Animals act purely by “instinct,” meaning in accordance with Isvara. They are programs and have no choice in the matter, whereas humans do have choice. We have free will and an intellect capable of doubt, so we can make choices not conducive to peace of mind, creating “bad” (papa) karma. Well, we can question how free “free will” really is because the gunas are behind everything, but essentially we can seemingly choose one thing over another. We can choose to go against dharma, against Isvara, and suffer as a result. Animals do not feel incomplete or separate, so do not chase objects to complete them. Animals don’t worry, because they accept reality as it is. Animals don’t need scripture or enlightenment, because they are not bound by the gunas.
There is no karma for animals, because they are entirely ignorant, whereas humans are in the twilight zone with half knowledge (spirit) and half ignorance (matter). Karma itself is value-neutral. It is just action and its results. It only becomes meaningful when we evaluate it. We either like it or don’t like it or are indifferent to it. Only in the minds of human beings does action become “karma.” But the downside is, to achieve moksa, a jiva must develop the ability to assimilate the meaning of experience. Animals do not have much merit, because they cannot assimilate the meaning of experience. A human subtle body also has the advantage in that it can analyze and do inquiry, and because of this ignorance can be removed from the mind by self-knowledge. Therefore a human subtle body is better than an animal subtle body because it is capable of moksa, whereas an animal subtle body is not. However, animals have the ability, given by Isvara of course, to evolve upwards. When the prarabdha karma of an animal/insect/organism or plant jiva is exhausted, it can be reborn into higher realms or levels within its realm, progressing upwards.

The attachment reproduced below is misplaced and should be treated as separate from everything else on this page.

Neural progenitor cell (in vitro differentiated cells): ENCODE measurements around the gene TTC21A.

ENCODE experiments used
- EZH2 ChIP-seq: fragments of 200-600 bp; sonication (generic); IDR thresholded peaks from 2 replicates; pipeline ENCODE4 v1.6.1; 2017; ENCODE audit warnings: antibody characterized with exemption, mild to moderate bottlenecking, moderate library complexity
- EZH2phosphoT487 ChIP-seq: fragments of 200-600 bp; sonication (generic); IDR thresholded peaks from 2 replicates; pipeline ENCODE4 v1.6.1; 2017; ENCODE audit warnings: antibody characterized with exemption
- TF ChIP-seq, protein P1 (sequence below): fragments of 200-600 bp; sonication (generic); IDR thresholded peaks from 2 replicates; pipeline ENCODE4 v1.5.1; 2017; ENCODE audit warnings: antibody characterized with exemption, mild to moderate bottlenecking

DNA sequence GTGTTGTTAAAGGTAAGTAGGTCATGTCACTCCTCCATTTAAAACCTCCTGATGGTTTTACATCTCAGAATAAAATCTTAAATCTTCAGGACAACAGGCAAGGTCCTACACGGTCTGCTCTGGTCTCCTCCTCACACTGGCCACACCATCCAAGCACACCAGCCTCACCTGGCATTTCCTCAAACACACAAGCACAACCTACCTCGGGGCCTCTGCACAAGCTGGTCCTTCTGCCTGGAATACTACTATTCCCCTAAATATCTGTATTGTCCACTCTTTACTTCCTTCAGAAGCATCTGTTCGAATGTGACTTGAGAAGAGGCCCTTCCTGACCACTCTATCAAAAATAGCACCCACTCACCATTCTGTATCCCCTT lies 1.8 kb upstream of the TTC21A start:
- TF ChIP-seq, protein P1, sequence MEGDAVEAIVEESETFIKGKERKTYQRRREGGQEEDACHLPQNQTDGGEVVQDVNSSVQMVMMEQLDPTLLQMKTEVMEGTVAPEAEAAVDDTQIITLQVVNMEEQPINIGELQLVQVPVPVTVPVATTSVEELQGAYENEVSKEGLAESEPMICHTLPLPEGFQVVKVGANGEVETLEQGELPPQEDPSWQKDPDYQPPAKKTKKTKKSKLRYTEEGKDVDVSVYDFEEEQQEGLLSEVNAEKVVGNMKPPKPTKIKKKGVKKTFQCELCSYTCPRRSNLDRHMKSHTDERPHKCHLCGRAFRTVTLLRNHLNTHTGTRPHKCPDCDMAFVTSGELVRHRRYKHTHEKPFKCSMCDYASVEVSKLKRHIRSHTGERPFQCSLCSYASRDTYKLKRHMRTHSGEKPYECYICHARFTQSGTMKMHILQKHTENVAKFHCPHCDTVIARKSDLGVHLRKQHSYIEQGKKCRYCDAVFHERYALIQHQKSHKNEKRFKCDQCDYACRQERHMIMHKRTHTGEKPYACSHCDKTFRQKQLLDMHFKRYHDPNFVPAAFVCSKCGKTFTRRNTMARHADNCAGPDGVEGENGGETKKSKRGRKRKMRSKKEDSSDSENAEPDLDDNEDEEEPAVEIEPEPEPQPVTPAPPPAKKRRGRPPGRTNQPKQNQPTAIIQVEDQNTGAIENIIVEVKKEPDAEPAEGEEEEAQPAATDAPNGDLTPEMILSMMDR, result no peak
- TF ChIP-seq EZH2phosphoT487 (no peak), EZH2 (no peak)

How is being inspired by a cow going to remove your ignorance of who you are? Have you ever seen a cow in sitting on a corner in India unfolding the Upanishads? It is true that Ramana said that his favourite cow Laxsmi was enlightened, but what he meant by that was that everything is the self. People believe that enlightenment is the same as the self, that it belongs to the doer and can be achieved by “doing.” In Vedanta literature, there is no talk about enlightenment as such, only self-knowledge. Enlightenment is an experiential term. Cows in India are very sattvic because they do not suffer the fear that other cows do in other parts of the world, where they are only kept to be eaten. But while it is good to be thankful for the bounty they give, a cow cannot give you self-knowledge. That is only possible by submitting the mind to an independent teaching such as Vedanta taught by a qualified teacher.
Kumar: 3. If a human was born in the jungle, e.g. Mowgli from Jungle Book, and never was exposed to humans, will he attain enlightenment much more easily than, say, an average human who has a lot of distractions every second?
Sundari: You ask strange questions. I guess it is possible that someone who has not been socialized or corrupted by the greed of so-called “civilization” will have fewer vasanas and fewer distractions, but they will still be ignorant of who they are, much like animals.
~ Om, Sundari